“Even if there are no concerns, a parent could still benefit from additional support in their role as a parent.”
Points of attention
- Ask regularly about the children and parenting.
- Discuss the impact of the situation on the children.
- Help the client to support their children’s resilience
- Involve the children and support them where necessary.
- Involve people who are closely related (e.g. children, partner, grandparents, neighbour, friend) and support them where necessary.
- If necessary, involve another facility to support the client.
- Make a note in the file how you supported the client in their role as a parent.
How can you empower parents in their parental role and also work on the children's resilience?
You can rely on the KOPP [COPMI]-prevention interview for this. This conversation was developed to support parents with mental health problems in their parenting, thereby working indirectly on the children’s resilience. Ideally, this conversation should be conducted together with the client’s partner. If the client does not have a partner, it would be recommended to involve one of the child’s confidants.
4 pillars of resilience (Family Platform):
Tell the parents that it is important to properly inform their children about what is going on.
Explain to them that this helps children not to worry unnecessarily and it helps to make things predictable. Encourage parents to inform their children themselves about what is going on. They can do this by using booklets, brochures, websites. If the parents do not feel comfortable informing the children themselves, you can suggest having the conversation with the children together. If parents are reluctant to inform their children, try to look for a different way – one that is acceptable to the parents – to inform the children.
Explain to parents that it is important for the children to be able to do child-centred activities.
Children often help taking care of the family. There is nothing wrong with the fact that children do this, but the scale should not tip completely to one side and there has to be enough recognition for it. There has to be enough room for fun child-centred things that promote children’s development and that allows them to relax. It is very important for children to be able to do activities outside the home and have plenty of fun social contacts.
Explane to parents that it is important for children to be able to turn to someone outside the family with their stories, concerns and questions.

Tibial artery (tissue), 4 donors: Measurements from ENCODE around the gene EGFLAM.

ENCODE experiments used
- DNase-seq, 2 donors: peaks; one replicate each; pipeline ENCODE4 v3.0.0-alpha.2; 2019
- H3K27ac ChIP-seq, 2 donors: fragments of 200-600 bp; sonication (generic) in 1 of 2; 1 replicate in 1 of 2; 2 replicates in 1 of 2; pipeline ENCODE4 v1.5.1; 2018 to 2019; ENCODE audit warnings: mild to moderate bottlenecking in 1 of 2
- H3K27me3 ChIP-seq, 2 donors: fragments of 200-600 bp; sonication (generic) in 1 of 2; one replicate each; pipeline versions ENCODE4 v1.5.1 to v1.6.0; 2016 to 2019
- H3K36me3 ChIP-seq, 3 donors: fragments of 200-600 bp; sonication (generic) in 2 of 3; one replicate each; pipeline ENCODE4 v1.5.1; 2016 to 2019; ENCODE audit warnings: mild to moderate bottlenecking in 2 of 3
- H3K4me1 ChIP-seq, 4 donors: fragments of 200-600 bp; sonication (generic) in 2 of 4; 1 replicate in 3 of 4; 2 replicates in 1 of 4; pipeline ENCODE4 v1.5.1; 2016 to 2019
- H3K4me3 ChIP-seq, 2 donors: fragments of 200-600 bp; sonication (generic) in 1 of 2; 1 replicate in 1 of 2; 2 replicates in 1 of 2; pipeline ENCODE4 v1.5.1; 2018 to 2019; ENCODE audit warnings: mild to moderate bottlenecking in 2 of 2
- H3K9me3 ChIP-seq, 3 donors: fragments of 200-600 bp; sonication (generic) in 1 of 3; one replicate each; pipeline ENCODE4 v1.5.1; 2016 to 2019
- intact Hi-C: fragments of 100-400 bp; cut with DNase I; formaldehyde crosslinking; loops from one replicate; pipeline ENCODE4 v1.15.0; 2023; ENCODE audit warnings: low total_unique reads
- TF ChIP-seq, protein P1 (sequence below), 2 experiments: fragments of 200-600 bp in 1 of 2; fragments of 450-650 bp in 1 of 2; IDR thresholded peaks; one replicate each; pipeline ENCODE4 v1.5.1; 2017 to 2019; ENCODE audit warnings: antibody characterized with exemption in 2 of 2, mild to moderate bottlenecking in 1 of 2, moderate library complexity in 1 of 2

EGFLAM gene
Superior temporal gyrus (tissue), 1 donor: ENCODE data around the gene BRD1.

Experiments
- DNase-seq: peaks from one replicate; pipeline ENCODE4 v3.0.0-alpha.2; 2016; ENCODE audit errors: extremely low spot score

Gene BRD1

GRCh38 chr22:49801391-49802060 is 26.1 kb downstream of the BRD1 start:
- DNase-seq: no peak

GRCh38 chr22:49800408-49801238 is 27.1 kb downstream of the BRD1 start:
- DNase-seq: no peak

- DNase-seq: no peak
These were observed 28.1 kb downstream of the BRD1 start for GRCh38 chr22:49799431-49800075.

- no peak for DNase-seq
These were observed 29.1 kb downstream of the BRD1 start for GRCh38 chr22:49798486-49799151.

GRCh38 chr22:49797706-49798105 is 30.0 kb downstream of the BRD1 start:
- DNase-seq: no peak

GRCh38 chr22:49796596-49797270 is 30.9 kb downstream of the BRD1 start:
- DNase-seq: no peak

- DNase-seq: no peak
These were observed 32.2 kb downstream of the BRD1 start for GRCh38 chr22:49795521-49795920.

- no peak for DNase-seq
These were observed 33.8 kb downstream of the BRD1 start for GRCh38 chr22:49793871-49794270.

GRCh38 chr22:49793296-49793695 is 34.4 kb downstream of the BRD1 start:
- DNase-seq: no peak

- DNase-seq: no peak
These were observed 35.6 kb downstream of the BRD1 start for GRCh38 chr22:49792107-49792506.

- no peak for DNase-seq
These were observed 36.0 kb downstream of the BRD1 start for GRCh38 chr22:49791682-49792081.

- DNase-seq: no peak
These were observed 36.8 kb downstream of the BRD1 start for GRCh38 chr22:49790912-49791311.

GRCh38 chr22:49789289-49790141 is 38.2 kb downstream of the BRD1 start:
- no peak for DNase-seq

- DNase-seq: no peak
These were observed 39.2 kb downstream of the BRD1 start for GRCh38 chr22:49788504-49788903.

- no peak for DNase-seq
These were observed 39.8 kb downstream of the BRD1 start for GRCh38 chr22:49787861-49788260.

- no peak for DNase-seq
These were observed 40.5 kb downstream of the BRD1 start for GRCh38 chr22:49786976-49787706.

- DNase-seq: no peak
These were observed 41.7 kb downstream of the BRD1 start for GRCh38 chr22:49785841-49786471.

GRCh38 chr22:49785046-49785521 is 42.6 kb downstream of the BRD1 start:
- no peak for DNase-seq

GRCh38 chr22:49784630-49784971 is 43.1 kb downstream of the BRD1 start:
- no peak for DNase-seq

Forbidding children from talking to anyone about the parenting issue makes them feel alone. Check with the parent to see if there are already any support figures in the children’s lives. See who can fulfill this role if they haven’t already. This can be anyone: a family member, a teacher, someone from the youth organisation, a neighbour, etc.
Remind parents that it is important to consider their children’s emotions.
Encourage them to regularly ask the children how they are doing, to show interest in their world, their hobbies, their experiences at school, their friends, etc. This makes the children feel that they are allowed to express their emotions, which is supportive.
The order in which you bring up the 4 pillars does not matter. It is also possible that the 4 pillars are not equally addressed or that the parents are reluctant to one of the pillars. In that case, don’t force things, but be satisfied with what parents do manage to achieve.
How do you involve and support relevant people from the client's context?
Support the other parent:
- Ask about the other parent’s well-being;
- See if someone from their social network can be involved to help with parenting tasks;
- Inform the other parent about support options and motivate him/her to take steps if necessary.
Support key people:
- Notify the key people and inform them about the situation. That way, they can give the child extra attention and offer support during difficult moments. However, ask for the client’s permission first.